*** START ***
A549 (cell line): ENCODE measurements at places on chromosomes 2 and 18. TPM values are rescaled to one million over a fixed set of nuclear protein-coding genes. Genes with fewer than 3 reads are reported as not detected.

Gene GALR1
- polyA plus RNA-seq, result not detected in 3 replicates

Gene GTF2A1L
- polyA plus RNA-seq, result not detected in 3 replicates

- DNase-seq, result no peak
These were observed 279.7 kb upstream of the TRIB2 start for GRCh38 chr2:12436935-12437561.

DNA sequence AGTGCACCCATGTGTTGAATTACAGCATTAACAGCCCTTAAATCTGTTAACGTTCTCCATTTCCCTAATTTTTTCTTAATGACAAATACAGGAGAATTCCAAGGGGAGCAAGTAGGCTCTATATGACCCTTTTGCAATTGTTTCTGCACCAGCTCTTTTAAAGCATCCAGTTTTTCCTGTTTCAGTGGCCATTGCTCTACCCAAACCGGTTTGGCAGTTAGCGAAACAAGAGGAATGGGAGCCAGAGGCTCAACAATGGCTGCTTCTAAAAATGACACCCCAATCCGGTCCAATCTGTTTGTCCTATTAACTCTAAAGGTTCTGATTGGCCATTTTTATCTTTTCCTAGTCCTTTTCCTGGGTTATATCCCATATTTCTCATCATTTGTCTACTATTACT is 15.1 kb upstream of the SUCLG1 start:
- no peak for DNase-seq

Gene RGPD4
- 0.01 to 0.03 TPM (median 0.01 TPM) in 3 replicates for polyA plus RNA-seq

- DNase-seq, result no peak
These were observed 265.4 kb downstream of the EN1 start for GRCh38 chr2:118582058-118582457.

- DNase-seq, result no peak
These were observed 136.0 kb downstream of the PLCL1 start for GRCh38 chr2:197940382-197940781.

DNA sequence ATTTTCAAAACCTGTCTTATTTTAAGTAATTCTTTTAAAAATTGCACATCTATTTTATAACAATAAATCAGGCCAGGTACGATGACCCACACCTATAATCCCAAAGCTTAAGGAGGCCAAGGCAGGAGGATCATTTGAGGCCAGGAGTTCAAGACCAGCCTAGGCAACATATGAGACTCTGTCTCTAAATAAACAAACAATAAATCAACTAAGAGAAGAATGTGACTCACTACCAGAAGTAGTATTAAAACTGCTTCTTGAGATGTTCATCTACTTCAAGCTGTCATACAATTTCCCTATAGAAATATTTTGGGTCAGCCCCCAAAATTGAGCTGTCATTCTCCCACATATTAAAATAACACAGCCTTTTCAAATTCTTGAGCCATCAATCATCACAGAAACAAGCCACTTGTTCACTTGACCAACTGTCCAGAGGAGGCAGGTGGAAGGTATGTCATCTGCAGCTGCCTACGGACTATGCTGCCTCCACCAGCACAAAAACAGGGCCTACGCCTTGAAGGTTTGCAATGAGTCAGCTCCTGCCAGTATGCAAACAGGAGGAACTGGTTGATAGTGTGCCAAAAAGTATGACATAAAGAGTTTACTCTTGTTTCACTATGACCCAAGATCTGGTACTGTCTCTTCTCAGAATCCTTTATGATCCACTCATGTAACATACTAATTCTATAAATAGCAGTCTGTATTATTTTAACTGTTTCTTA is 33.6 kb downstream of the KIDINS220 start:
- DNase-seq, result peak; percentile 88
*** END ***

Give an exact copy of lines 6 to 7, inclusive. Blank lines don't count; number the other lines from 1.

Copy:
- DNase-seq, result no peak
These were observed 279.7 kb upstream of the TRIB2 start for GRCh38 chr2:12436935-12437561.